Take a Virtual Tour of NASA

Welcome to NASA! Today, we’re taking you behind-the-scenes for a virtual tour looking at our cutting-edge work and humanity’s destiny in deep space!

Starting at 1:30 p.m., we will host a series of Facebook Live events from each of our 10 field centers across the country. Take a look at where we’ll be taking you…

Glenn Research Center
1:30 p.m. EDT

Our Glenn Research Center in Cleveland, OH will host a tour of its Electric Propulsion Lab. This lab is where we test solar propulsion technologies that are critical to powering spacecraft for our deep-space missions. The Electric Propulsion Laboratory houses two huge vacuum chambers that simulate the space environment.

Marshall Space Flight Center
1:50 p.m. EDT

Our Marshall Space Flight Center in Huntsville, AL will host a tour from a Marshall test stand where structural loads testing is performed on parts of our Space Launch System rocket. Once built, this will be the world’s most powerful rocket and will launch humans farther into space than ever before.

Stennis Space Center
2:10 p.m. EDT

Our Stennis Space Center in Bay St. Louis, MS will take viewers on a tour of their test stands to learn about rocket engine testing from their Test Control Center.

Armstrong Flight Research Center
2:30 p.m. EDT 

Our Armstrong Flight Research Center in Edwards, CA will host a tour from their aircraft hangar and Simulator Lab where viewers can learn about our X-Planes program. What’s an X-Plane? They are a variety of flight demonstration vehicles that are used to test advanced technologies and revolutionary designs.

Johnson Space Center
2:50 p.m. EDT

Our Johnson Space Center in Houston, TX will take viewers on a virtual exploration trip through the mockups of the International Space Station and inside our deep-space exploration vehicle, the Orion spacecraft!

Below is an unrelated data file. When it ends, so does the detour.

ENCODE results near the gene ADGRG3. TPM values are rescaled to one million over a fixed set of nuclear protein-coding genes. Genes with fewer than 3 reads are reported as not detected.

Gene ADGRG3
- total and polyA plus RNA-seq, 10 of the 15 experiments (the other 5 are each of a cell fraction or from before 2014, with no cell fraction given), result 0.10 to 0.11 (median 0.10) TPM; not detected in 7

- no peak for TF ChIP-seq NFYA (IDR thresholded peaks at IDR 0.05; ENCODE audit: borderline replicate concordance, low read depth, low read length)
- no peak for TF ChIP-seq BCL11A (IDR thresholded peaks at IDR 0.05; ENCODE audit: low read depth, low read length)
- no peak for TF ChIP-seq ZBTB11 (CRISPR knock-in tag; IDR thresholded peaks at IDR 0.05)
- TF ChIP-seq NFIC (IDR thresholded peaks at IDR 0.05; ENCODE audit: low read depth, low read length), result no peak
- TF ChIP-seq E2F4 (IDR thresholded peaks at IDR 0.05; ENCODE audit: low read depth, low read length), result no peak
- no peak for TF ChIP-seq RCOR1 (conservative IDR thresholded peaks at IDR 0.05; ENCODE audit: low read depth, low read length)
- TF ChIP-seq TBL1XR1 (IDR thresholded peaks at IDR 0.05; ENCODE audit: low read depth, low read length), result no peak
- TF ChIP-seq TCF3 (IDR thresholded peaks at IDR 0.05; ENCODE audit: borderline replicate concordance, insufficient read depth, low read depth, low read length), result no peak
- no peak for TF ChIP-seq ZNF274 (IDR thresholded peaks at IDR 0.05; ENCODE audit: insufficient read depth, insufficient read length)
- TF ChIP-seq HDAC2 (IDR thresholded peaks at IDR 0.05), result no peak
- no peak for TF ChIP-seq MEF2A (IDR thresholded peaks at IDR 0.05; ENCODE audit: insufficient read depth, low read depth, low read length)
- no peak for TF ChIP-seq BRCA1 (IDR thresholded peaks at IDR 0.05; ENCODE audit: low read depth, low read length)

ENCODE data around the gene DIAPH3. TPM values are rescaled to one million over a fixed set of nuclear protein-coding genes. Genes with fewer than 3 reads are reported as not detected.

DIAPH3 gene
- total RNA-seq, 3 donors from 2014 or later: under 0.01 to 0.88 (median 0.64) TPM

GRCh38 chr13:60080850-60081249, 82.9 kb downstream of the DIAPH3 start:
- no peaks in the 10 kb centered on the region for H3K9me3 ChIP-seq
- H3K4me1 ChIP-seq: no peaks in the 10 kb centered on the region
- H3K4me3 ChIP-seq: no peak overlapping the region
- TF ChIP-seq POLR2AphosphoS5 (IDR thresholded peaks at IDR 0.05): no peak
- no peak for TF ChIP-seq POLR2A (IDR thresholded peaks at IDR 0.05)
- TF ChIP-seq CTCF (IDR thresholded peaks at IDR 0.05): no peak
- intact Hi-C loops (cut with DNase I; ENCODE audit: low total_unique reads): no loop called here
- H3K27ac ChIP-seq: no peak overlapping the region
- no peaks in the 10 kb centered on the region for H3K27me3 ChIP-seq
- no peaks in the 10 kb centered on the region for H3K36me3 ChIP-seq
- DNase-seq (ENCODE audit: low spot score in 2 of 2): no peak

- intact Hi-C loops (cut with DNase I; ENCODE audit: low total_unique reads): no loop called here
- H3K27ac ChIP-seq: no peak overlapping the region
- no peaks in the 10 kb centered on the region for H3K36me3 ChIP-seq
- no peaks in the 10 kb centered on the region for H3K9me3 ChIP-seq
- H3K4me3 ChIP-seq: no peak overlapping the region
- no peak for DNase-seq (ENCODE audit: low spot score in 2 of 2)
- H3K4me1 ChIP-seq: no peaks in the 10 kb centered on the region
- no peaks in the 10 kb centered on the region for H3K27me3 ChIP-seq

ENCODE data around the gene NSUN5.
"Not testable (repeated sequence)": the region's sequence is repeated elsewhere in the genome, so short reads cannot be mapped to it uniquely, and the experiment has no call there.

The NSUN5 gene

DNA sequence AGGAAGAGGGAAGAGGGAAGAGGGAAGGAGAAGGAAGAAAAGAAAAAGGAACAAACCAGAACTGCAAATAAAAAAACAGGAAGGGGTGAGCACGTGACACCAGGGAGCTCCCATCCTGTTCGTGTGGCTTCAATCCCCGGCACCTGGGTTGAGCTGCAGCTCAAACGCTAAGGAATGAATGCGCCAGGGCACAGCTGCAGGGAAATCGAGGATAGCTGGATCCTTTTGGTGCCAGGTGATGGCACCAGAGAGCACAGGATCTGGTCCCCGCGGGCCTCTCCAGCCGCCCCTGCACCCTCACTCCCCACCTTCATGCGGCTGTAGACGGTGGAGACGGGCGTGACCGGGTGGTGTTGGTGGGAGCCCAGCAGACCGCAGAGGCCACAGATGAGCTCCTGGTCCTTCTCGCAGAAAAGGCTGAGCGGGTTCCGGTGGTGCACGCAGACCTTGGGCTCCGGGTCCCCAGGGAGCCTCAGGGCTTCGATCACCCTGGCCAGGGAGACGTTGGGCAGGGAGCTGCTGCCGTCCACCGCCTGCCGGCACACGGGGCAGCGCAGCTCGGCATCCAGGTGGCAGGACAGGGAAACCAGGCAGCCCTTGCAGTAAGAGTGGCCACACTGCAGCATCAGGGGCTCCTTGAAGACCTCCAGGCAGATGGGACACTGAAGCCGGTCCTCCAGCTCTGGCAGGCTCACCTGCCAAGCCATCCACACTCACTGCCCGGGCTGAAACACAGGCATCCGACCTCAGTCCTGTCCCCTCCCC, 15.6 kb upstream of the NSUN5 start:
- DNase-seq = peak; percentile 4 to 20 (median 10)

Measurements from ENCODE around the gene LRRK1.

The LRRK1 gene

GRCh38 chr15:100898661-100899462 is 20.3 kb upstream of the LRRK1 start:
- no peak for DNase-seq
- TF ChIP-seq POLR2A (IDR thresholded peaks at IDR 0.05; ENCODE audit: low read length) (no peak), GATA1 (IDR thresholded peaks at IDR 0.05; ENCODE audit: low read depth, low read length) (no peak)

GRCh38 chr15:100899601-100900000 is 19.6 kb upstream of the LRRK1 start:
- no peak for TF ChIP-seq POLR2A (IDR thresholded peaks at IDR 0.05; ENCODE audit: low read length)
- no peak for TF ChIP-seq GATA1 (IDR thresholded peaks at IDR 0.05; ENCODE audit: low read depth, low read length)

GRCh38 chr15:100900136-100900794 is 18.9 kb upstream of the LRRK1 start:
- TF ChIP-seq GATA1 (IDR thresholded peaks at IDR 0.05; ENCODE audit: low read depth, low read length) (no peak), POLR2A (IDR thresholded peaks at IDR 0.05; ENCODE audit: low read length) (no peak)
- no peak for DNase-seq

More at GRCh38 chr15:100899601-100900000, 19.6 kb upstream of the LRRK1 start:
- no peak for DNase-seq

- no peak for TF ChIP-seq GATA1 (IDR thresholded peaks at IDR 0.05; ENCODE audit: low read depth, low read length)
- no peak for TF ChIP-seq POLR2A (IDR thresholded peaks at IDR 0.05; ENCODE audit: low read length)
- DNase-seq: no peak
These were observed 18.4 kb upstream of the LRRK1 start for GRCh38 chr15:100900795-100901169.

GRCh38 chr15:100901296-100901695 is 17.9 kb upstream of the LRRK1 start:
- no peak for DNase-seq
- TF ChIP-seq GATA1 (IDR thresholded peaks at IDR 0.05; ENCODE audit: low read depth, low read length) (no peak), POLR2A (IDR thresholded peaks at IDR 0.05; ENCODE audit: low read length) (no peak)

Ames Research Center
3:10 p.m. EDT

Our Ames Research Center in California’s Silicon Valley will bring viewers into its Arc Jet Facility, a plasma wind tunnel used to simulate the extreme heat of spacecraft atmospheric entry.

Kennedy Space Center
3:30 p.m. EDT

Our Kennedy Space Center in Florida will bring viewers inside the Vehicle Assembly Building to learn about how we’re preparing for the first launch of America’s next big rocket, the Space Launch System (SLS) rocket.

Langley Research Center
3:50 p.m. EDT

Our Langley Research Center in Hampton, Virginia will bring viewers inside its 14-by-22-foot wind tunnel, where aerodynamic projects are tested.

Goddard Space Flight Center
4:10 p.m. EDT

Our Goddard Space Flight Center in Greenbelt, MD will discuss the upcoming United States total solar eclipse and host its tour from the Space Weather Lab, a large multi-screen room where data from the sun is analyzed and studied.

Jet Propulsion Laboratory
4:30 p.m. EDT

Our Jet Propulsion Laboratory in Pasadena, CA will bring viewers to the Spacecraft Assembly Facility to learn about robotic exploration of the solar system.

So, make sure to join us for all or part of our virtual tour today, starting at 1:30 p.m. EDT! Discover more about the work we’re doing at NASA and be sure to ask your questions in the comment section of each Facebook Live event! 

Additional details and viewing information available HERE

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Sounding Rocket Science in the Arctic

We sent three suborbital sounding rockets right into the auroras above Alaska on the evening of March 1 local time from the Poker Flat Research Range north of Fairbanks, Alaska.  

Sounding rockets are suborbital rockets that fly up in an arc and immediately come back down, with a total flight time around 20 minutes. 

Though these rockets don’t fly fast enough to get into orbit around Earth, they still give us valuable information about the sun, space, and even Earth itself. Sounding rockets’ low-cost access to space is also ideal for testing instruments for future satellite missions.

Sounding rockets fly above most of Earth’s atmosphere, allowing them to see certain types of light – like extreme ultraviolet and X-rays – that don’t make it all the way to the ground because they are absorbed by the atmosphere. These kinds of light give us a unique view of the sun and processes in space.

The sun seen in extreme ultraviolet light by the Solar Dynamics Observatory satellite.